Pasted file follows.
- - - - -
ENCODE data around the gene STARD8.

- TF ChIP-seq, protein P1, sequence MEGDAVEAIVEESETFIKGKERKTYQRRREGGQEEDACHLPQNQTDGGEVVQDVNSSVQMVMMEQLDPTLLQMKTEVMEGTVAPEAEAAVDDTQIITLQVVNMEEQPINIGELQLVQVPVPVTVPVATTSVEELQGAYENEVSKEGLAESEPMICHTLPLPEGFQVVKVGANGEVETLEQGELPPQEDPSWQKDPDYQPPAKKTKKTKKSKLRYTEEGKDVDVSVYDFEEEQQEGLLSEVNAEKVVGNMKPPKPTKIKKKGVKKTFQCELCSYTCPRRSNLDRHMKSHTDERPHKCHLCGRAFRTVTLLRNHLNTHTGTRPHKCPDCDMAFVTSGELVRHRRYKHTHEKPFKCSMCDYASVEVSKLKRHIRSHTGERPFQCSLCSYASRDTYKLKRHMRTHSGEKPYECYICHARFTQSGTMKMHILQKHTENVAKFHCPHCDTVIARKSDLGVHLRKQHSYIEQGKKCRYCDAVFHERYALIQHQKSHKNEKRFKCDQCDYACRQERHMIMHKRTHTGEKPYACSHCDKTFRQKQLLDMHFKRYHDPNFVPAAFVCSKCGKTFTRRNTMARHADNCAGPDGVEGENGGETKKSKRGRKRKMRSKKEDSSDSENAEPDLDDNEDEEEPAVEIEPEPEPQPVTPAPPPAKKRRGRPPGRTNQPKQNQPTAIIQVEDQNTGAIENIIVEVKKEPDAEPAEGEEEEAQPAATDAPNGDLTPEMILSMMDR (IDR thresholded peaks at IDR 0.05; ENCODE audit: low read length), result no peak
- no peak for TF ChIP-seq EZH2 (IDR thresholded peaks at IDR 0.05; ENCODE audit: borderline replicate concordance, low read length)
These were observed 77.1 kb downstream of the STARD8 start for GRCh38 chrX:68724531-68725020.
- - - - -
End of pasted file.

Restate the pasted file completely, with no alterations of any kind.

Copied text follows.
ENCODE data around the gene STARD8.

- TF ChIP-seq, protein P1, sequence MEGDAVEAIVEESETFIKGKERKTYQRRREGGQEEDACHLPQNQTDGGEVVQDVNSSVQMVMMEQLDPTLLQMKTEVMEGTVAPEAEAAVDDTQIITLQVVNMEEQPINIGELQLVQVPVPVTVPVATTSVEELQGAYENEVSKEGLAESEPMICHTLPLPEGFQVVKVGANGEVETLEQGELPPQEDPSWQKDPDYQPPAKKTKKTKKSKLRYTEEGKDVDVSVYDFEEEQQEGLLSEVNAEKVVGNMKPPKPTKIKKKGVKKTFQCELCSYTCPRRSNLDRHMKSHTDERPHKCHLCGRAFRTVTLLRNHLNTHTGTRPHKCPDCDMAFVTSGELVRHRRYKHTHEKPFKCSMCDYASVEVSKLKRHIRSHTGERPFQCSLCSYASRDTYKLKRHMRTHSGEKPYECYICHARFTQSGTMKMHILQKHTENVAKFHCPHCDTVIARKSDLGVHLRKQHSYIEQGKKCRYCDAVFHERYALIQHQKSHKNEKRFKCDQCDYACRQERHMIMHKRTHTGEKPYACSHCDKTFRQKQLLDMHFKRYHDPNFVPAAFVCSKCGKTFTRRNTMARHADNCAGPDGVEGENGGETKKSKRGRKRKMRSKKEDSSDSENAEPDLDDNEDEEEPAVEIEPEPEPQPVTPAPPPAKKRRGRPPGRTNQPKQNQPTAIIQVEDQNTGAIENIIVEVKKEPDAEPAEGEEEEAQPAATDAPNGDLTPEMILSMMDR (IDR thresholded peaks at IDR 0.05; ENCODE audit: low read length), result no peak
- no peak for TF ChIP-seq EZH2 (IDR thresholded peaks at IDR 0.05; ENCODE audit: borderline replicate concordance, low read length)
These were observed 77.1 kb downstream of the STARD8 start for GRCh38 chrX:68724531-68725020.